Not all Orthodox Jews dress as the man in the picture. Orthodox Jews. There are different “sects” within orthodoxy. The differences between Orthodox, Conservaitve (me) and Reform Jews are a little difficult to get into fully here. But I’ll give you some bare bones.
Halacha is the Jewish Law that is derived from the Torah and other scriptures (Prophets, etc). BOth Orthodox and COnservative Jews are bound by halacha. But the method of determining what the law is and how it applies to different situations is different between orthodox and conservative jews.
Generally, for any situation, you can find to opinions on how to apply the law. The ORthodox Jews tend to take the more narrow or “traditional” opionion. THe COnservative Jews tend to follow the more liberal opinion. How one applies the law is also largely based on one’s rabbi. Within the framework of the tradition, law, and scripture, each rabbi sets the standards for his (or her) community.
Does that make sense?
Orthodox Jews believe that GOd basically dictated the written and oral Torah to Moses at Sinai. COnservative Jews believe a number of different things about revelation (there are really different “sects” within the COnservative movement).
“Conservaite I” believe God dictated his will at Sinai and at other times. These revelations were written down by humans over time. Since the revelation to Moses was hands down the most clear and the most public, it is considered the most authentic recording of God’s will. Post Sinai, Jewish law (and theology) are understood by how each generation of rabbis interpets and applies halacha. So the basis of Jewish law is in God’s will. Rabbis can modify the law for their generation, but only under very narrow circumstances and with “extreme caution.” (don’t ask)
“Conservative II” believes Humans wrote the Torah at various times, and that they were divinely inspired. So the words of Torah carry the authority of God (and insight of God).
Jewish laws and ideas may be changed for two reasons. First since the Torah is a combination of divine inspiration and human articulation, we have to distinguish the divine and human elements and change the latter when circumstances require it. Second, divine inspiration did not happen once and for all at Sinai. It continues on in the form of new interpretations of the Torah in each generation.
When changes are made, they must be made by the community
CONSERVATIVE III hold that Revelation is the disclosure of God Himself. It is a meeting between God and man in which they get to know each other. Within this group there are various understandings of the act of revelation. But all (within this group) would agree that the Torah is the record of how human beings responded to God when they came into contact with Him. Jewish law’s authority is based on the fact that it represents the attempt of the Jewish People to spell out God’s will, as revealed in the ongoing encounter with Him, and also because Jews are members of a covenanted community and have obligations under that covenant to God and to the Jewish community of past, present, and future.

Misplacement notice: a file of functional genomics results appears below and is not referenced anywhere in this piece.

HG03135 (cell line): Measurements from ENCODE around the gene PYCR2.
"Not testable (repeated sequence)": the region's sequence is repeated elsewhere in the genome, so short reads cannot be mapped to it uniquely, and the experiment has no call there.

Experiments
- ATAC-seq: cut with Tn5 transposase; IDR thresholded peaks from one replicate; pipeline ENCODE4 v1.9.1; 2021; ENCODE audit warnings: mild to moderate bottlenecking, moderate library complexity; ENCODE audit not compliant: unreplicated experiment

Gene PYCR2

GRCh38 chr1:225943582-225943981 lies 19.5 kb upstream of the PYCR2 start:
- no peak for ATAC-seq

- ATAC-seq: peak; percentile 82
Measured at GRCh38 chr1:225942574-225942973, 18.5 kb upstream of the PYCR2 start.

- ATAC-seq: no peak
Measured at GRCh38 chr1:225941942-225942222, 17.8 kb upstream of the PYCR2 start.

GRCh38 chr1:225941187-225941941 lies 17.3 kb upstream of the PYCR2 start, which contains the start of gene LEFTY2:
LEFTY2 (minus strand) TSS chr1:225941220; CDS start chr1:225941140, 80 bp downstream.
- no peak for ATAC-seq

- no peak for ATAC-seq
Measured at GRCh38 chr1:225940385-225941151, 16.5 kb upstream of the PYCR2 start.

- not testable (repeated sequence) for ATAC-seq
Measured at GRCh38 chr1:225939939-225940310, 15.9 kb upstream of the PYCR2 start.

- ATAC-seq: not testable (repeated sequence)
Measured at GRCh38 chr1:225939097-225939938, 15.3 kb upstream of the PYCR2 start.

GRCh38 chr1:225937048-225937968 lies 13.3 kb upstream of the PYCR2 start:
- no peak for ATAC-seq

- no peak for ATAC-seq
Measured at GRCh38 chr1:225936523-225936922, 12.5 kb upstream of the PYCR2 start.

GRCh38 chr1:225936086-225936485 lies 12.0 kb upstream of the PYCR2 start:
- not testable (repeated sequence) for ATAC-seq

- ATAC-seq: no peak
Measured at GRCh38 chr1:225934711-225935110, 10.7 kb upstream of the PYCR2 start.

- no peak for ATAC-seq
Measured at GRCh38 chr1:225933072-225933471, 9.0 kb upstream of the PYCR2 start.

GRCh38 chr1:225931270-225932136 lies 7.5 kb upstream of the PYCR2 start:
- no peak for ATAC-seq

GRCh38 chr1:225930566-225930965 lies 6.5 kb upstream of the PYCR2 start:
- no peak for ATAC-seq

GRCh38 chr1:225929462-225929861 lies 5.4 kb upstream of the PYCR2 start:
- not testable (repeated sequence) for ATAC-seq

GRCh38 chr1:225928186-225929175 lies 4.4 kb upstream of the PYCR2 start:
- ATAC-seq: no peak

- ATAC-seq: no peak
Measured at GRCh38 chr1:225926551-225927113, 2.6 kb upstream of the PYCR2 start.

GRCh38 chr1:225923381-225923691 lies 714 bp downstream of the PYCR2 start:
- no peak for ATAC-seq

Both God and the Jewish community command a Jew to act in accordance with Jewish law as it is interpreted in each generation, and the Jew renews his own personal contact with both in so acting.
Since the Torah was written by human beings, if we want to learn about the origins and meaning of the Bible, we must use the techniques of biblical scholarship as thoroughly and honestly as we can. Moreover, because the Bible is the human recording of the encounter between man and God during times past, the specific ideas and laws contained therein reflect the practice, values, and attitudes of those times. They may no longer be an adequate expression of our own understanding of what God demands of us now. We in our day have not only the right, but the responsibility, to make appropriate changes in the Tradition that has come down to us so that it will reflect God’s will as accurately as possible and accomplish it as effectively as possible in the contemporary world.
The communal character of revelation is, in fact, a distinguishing feature of Judaism. Consequently, changes in the laws of Judaism must be made by the rabbis on behalf of the community, as the Tradition requires, and not by individuals on their own. But the entire body of Jewish law, as interpreted by the rabbis of our times, is binding on every Jew as a member of the community covenanted with God and with generations of Jews, past, present, and future
In the past, many times Jews were forbidden to wear anything colorful, as it might result in Jews dressing better than the rest of the community. Some sects of Jews continue to wear black. It is a minhag (tradition) rather than a requirement (halacha).